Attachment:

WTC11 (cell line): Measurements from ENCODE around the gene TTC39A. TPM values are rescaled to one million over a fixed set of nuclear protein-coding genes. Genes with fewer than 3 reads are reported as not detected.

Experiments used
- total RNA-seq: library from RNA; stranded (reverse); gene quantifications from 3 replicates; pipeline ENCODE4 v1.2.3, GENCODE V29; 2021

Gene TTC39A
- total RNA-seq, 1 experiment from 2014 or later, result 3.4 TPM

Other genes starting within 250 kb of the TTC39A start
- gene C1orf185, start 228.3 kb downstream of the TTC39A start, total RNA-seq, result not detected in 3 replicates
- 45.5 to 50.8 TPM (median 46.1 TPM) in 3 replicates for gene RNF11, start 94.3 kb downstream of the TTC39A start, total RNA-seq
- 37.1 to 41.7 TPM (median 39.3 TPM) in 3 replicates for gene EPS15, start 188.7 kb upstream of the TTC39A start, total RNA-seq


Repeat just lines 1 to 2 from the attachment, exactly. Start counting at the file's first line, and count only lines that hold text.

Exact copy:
WTC11 (cell line): Measurements from ENCODE around the gene TTC39A. TPM values are rescaled to one million over a fixed set of nuclear protein-coding genes. Genes with fewer than 3 reads are reported as not detected.

Experiments used